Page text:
A Study in Scarlet / The Sign of the Four

In the first of a four-part series, David Stuart Davies begins with the novel that introduced the world’s first consulting detective.

In 1886 Arthur Conan Doyle was an impoverished doctor with a small practice in Southsea. He had a smart brass plaque outside but very few patients inside. Apart from his medical concerns, Arthur, then twenty-seven had literary ambitions. In the longueurs between patients, he tried his hand at constructing a detective story, one in which the sleuth would reach his conclusions by deductive reasoning and not by accident. It was during these early scribblings that he began to pull together various threads from his past influences. From boyhood, Edgar Allan Poe’s Auguste Dupin, the rational thinker from Murders in the Rue Morgue had been one of his heroes. He also admired ‘the neat dovetailing’ of the plots of Gaboriau’s crime novels. And then there was Dr Joseph Bell, who had been one of Doyle’s tutors when he was studying medicine at Edinburgh University. Bell had the most remarkable powers of observation and prided himself that when he looked at a patient he could tell not only their disease but very often also their occupation and place of residence. Doyle observed in his autobiography, Memories and Adventures (1924) that if Bell ‘were a detective he would surely reduce this fascinating unorganised business [of detective work] to something nearer an exact science’.

Holmes’ appearance was also influenced by Bell, who was tall and thin and, as Doyle observed, had an ‘eagle face.’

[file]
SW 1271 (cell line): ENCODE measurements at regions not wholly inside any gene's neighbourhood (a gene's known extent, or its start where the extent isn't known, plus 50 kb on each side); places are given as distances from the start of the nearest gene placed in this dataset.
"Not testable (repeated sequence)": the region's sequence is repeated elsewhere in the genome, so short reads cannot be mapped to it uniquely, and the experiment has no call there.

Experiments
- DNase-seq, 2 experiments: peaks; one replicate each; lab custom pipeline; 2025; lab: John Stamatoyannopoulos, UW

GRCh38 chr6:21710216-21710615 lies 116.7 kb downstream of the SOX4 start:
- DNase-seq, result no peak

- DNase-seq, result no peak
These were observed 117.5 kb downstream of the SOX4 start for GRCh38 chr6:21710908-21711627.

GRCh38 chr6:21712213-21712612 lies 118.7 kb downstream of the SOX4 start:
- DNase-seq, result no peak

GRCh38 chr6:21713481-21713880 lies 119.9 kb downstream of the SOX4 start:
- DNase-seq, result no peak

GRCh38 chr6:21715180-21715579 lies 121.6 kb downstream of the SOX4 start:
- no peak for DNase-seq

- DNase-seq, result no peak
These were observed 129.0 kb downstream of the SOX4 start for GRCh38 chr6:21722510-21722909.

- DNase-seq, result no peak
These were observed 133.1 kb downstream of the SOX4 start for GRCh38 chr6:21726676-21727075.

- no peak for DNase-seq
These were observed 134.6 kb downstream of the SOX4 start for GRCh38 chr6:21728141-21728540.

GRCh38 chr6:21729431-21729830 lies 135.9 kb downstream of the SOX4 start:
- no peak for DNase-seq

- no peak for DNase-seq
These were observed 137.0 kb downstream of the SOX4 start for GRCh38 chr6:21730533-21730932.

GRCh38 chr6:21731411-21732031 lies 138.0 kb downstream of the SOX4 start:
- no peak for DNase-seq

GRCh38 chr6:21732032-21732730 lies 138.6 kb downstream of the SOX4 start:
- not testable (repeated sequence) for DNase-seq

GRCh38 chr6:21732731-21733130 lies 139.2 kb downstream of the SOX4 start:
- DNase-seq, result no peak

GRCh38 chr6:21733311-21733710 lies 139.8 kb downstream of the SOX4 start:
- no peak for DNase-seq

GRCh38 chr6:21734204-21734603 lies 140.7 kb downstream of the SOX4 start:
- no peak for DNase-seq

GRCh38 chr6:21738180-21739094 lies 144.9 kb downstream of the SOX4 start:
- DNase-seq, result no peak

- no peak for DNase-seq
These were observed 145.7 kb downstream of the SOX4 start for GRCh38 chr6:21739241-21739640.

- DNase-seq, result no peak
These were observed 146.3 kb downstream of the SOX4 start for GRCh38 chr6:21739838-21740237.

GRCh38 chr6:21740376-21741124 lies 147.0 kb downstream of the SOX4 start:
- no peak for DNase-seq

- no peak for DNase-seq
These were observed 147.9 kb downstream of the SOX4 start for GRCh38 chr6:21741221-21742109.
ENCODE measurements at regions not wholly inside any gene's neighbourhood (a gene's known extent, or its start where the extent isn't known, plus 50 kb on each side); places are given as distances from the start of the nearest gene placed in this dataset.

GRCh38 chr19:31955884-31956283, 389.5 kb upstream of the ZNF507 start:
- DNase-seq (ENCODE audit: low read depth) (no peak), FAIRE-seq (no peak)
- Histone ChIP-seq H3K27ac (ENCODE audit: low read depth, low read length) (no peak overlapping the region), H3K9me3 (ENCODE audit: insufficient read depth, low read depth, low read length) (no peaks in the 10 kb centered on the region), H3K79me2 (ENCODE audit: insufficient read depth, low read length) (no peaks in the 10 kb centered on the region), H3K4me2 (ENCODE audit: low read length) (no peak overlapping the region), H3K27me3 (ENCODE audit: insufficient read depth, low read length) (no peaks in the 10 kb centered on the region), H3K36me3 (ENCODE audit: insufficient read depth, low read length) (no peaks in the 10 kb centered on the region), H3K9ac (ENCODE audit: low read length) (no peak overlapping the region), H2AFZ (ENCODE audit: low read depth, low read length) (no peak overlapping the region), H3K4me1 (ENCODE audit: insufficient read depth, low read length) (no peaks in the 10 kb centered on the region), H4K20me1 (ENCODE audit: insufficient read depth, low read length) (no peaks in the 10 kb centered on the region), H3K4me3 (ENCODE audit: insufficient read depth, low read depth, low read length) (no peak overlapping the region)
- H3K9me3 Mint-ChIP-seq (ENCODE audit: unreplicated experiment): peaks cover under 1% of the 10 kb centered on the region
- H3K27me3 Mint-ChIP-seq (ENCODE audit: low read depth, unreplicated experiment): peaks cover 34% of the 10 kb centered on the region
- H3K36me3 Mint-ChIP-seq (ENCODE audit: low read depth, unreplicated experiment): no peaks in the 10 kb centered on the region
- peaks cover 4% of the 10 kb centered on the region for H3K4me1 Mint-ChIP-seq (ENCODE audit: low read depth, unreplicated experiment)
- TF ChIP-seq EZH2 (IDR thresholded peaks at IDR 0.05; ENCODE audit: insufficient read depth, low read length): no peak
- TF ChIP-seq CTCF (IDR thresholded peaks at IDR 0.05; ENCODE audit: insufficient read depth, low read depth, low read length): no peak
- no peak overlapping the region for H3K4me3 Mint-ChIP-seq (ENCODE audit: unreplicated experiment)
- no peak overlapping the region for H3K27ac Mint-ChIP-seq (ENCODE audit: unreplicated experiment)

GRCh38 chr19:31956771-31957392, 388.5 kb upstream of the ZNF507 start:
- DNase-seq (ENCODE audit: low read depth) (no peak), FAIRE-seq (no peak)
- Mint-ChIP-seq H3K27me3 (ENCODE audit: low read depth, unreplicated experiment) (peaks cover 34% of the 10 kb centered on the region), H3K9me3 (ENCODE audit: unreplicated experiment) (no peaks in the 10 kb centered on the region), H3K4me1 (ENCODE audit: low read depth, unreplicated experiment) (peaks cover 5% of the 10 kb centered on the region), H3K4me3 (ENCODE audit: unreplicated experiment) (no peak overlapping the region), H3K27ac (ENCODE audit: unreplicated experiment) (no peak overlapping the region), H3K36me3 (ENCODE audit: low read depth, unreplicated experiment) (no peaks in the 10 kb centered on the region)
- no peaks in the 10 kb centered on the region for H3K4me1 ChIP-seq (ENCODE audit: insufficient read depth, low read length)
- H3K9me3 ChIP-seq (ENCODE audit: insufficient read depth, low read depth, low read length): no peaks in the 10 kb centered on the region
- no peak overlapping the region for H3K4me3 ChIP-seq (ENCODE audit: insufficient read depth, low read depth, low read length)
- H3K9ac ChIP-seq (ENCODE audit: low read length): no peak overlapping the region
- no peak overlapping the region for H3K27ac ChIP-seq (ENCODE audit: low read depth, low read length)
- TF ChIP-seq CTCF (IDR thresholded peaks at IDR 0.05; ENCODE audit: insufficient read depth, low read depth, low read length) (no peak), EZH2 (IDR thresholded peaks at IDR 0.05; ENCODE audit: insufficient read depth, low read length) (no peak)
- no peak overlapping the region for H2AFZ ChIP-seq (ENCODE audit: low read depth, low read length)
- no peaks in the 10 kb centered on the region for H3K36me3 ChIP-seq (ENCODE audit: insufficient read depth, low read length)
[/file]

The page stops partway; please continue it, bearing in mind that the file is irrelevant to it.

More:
All these influences swirled around in Doyle’s brain, mixing with his own unique elixir of romance and dramatic imagination, which had been fostered by his mother when he was a child. Gradually his central character began to materialise, but he believed it would be inappropriate and awkward for the detective to relate his own investigations. He would need a storyteller, someone who was ‘a commonplace comrade’, an educated man of action who could join in the exploits and narrate them. Dr John H. Watson was created to fill this role. So now Arthur Conan Doyle had his puppets and began work on his first detective novel: A Study in Scarlet.

Doyle’s satisfaction with the finished result was not matched by the various publishers he approached with the manuscript. After collecting a large pile of rejection slips, reluctantly he accepted the offer of a mere £25 from Ward, Lock & Company who published Beeton’s Christmas Annual, 1887. For this niggardly sum, Doyle had to sign away the copyright of the novel. He never earned another penny from A Study in Scarlet.